Magazine article National Defense

Information Dominance Key to U.S. Security

Magazine article National Defense

Information Dominance Key to U.S. Security

Article excerpt

National defense, homeland security and even electronic government are all dependent on information systems and technology. The Acquisition Reform Act of 1994 mandated the use of information technology in the transformation of both war fighting and business practices, with the intent of increasing efficiency in every functional area.

The nation's industrial base, represented by the members of the National Defense Industrial Association INDIA) and the Association for Enterprise Integration (AFEI), recognizes the critical value of information assets in both business and operational systems of defense agencies. These companies are committed to developing integrated data systems that deliver information in secure, timely and accurate ways.

Within the Pentagon, the policies, regulations and organization structures that impede speedy implementation of available technology and render information and communication technology inefficient are ripe for change. The department already has initiated improvements in policies, plans and procedures to make better use of secure, accurate and timely data integration that enables superior decision making at all levels.

Also, the department recently has initiated efforts to increase collaboration and information sharing across programs, and to modernize business systems, based on commercial best practices and technology. Pilot projects now underway, implementing enterprise resource planning systems, are examples of an application of commercial products to unique defense processes. Moreover, the department is involved deeply in many of the Office of Management and Budget's e-Government initiatives.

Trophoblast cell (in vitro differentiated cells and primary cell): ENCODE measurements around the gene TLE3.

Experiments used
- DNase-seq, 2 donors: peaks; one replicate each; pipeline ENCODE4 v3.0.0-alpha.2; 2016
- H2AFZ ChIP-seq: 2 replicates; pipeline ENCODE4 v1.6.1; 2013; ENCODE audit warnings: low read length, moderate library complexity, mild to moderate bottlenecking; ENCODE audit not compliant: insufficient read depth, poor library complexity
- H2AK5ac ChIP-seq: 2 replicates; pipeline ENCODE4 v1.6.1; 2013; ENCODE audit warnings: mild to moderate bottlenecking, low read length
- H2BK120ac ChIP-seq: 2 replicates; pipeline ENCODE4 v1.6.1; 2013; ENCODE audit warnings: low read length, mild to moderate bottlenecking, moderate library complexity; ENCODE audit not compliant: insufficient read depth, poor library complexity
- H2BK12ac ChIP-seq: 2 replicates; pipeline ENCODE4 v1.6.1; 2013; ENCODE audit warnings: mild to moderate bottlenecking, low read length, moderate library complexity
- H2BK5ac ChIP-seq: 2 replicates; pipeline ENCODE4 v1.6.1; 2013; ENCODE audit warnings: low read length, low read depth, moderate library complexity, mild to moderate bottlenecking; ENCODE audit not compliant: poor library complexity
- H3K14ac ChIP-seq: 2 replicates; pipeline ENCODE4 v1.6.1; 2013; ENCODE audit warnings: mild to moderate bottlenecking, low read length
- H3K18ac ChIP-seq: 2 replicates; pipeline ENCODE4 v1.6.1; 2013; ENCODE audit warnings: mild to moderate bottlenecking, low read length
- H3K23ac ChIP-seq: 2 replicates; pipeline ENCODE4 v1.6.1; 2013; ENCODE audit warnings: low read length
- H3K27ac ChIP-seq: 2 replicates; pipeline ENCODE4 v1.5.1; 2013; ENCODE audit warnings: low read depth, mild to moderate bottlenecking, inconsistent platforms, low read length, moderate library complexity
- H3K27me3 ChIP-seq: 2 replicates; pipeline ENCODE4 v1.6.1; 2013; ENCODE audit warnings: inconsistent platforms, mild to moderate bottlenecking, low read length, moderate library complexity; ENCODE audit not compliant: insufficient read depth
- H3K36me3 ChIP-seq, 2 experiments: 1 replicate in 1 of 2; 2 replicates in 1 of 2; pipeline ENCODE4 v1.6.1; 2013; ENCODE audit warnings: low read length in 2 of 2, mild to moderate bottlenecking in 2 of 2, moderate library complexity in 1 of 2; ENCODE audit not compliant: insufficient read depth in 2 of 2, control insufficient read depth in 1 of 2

While e-Government is not central to the defense mission, these are further indications of the department's migration to network-centric processes that enable collaboration within the department and across other federal agencies.

These efforts should increase the department's efficiency and effectiveness in performing its core functions and managing information across the defense enterprise. Furthermore, while there have been numerous programs aimed at electronically connecting the Pentagon's business activity with its industry partners, a more unified approach to modernization of business-system strategies and processes will serve to strengthen the industrial base and improve its capability to provide value to the department.

Information dominance is most often associated with military command, control, communications, computers, intelligence, surveillance and reconnaissance (C4ISR) operations.

Superiority in the generation, manipulation and use ofinformation affords a dominant strategic and tactical military position. However, several factors are converging that indicate a broader scope of information dominance may be necessary. The most compelling of these factors are:

* Homeland Security. There is an urgent need for agencies at all levels of government, corporations and institutions to collect, process and share accurate and timely information securely to enable detection, prevention, protection and response to the terrorist threat. Information systems are being examined for their ability to meet this need.

* Network-Centric Planning and Execution. The adoption of network-centric C3I systems provides interesting intersects with support and logistics systems. Leveraging common technology improves information flow in the value chain-factory to foxhole-and could reduce errors and response time for critical items. …

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